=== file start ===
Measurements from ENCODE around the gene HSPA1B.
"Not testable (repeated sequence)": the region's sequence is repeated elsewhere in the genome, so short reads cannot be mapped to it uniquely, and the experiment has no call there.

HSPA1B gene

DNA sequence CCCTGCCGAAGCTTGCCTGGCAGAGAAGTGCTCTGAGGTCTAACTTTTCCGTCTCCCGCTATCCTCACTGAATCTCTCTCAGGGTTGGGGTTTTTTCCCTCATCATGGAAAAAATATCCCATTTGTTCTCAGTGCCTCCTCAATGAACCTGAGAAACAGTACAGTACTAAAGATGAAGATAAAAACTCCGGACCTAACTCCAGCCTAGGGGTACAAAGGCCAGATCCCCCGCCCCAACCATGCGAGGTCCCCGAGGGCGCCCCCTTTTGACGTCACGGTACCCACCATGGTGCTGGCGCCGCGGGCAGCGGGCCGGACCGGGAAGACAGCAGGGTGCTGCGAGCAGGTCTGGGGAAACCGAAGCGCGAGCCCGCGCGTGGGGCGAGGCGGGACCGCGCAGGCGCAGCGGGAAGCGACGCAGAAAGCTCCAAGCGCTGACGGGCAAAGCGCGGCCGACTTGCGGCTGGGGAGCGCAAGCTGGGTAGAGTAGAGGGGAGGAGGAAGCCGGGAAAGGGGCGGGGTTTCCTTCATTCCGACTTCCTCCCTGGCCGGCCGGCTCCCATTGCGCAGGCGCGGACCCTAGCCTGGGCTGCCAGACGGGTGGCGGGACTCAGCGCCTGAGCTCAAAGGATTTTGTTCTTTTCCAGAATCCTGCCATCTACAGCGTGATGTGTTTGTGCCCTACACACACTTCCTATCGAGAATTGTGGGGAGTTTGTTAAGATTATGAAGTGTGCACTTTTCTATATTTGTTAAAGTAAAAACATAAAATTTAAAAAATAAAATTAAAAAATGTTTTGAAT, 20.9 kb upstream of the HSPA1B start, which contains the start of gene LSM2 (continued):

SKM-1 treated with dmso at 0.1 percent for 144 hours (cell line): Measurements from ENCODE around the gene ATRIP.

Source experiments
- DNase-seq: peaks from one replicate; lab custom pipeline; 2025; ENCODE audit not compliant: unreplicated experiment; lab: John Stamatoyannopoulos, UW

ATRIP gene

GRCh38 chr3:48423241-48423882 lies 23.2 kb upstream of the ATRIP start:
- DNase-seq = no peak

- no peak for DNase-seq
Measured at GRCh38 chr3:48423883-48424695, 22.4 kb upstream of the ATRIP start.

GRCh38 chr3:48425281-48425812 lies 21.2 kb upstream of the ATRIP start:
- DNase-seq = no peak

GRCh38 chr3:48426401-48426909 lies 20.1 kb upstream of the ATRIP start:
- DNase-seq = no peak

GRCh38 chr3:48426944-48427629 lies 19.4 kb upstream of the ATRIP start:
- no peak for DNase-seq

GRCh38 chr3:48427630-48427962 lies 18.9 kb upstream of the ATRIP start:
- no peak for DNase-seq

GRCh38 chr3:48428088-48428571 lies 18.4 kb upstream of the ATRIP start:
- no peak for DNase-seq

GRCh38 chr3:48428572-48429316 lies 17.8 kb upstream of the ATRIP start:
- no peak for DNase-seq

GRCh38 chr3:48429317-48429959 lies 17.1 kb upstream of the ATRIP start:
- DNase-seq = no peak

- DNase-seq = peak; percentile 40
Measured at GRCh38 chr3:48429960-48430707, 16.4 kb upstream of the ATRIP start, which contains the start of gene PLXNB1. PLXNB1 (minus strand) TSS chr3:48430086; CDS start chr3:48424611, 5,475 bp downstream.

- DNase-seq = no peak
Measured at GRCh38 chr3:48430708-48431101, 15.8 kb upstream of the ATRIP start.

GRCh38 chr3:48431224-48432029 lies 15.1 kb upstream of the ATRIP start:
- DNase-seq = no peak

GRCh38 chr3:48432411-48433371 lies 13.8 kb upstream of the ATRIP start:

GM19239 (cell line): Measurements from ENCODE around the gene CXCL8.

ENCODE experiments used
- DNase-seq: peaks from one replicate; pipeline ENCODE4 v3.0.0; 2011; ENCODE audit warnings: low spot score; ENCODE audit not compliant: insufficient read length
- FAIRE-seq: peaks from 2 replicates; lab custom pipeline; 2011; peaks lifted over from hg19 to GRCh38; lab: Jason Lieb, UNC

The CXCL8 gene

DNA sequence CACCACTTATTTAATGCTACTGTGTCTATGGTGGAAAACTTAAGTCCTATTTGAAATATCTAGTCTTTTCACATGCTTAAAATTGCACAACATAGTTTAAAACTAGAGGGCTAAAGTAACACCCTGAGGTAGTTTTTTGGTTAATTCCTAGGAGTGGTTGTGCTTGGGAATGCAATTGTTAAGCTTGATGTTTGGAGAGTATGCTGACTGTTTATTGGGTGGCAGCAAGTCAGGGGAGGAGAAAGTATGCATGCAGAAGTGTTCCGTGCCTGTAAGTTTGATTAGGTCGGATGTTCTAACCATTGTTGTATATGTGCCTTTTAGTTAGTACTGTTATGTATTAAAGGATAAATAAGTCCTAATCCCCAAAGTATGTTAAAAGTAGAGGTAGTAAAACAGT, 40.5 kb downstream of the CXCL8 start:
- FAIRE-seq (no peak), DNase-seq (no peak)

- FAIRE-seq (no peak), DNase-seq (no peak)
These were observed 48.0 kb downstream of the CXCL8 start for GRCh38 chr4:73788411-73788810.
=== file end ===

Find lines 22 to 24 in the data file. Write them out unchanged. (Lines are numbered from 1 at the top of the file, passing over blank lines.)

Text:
- no peak for DNase-seq

GRCh38 chr3:48428572-48429316 lies 17.8 kb upstream of the ATRIP start:
- no peak for DNase-seq